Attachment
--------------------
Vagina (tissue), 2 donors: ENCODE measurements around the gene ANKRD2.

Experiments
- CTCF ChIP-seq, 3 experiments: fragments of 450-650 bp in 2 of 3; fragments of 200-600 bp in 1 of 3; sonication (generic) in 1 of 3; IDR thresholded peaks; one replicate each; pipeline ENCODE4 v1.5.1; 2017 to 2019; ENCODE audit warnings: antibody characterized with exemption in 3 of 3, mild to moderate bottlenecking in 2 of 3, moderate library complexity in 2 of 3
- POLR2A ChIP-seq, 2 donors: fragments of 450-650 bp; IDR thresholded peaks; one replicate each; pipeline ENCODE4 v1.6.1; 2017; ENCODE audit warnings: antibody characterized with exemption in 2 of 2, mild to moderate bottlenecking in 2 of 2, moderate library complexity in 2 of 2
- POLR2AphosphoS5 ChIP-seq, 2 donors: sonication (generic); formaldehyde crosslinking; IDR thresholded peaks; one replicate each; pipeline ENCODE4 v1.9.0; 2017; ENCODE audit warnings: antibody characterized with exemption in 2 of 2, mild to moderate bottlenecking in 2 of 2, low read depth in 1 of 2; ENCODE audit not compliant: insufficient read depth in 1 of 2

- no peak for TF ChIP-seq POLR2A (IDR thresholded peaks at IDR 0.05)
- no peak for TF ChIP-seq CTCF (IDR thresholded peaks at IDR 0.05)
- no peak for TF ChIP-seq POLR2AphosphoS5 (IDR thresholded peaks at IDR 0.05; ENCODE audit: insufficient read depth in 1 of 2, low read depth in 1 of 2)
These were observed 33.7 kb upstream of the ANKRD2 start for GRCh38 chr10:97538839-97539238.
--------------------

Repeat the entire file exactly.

Vagina (tissue), 2 donors: ENCODE measurements around the gene ANKRD2.

Experiments
- CTCF ChIP-seq, 3 experiments: fragments of 450-650 bp in 2 of 3; fragments of 200-600 bp in 1 of 3; sonication (generic) in 1 of 3; IDR thresholded peaks; one replicate each; pipeline ENCODE4 v1.5.1; 2017 to 2019; ENCODE audit warnings: antibody characterized with exemption in 3 of 3, mild to moderate bottlenecking in 2 of 3, moderate library complexity in 2 of 3
- POLR2A ChIP-seq, 2 donors: fragments of 450-650 bp; IDR thresholded peaks; one replicate each; pipeline ENCODE4 v1.6.1; 2017; ENCODE audit warnings: antibody characterized with exemption in 2 of 2, mild to moderate bottlenecking in 2 of 2, moderate library complexity in 2 of 2
- POLR2AphosphoS5 ChIP-seq, 2 donors: sonication (generic); formaldehyde crosslinking; IDR thresholded peaks; one replicate each; pipeline ENCODE4 v1.9.0; 2017; ENCODE audit warnings: antibody characterized with exemption in 2 of 2, mild to moderate bottlenecking in 2 of 2, low read depth in 1 of 2; ENCODE audit not compliant: insufficient read depth in 1 of 2

- no peak for TF ChIP-seq POLR2A (IDR thresholded peaks at IDR 0.05)
- no peak for TF ChIP-seq CTCF (IDR thresholded peaks at IDR 0.05)
- no peak for TF ChIP-seq POLR2AphosphoS5 (IDR thresholded peaks at IDR 0.05; ENCODE audit: insufficient read depth in 1 of 2, low read depth in 1 of 2)
These were observed 33.7 kb upstream of the ANKRD2 start for GRCh38 chr10:97538839-97539238.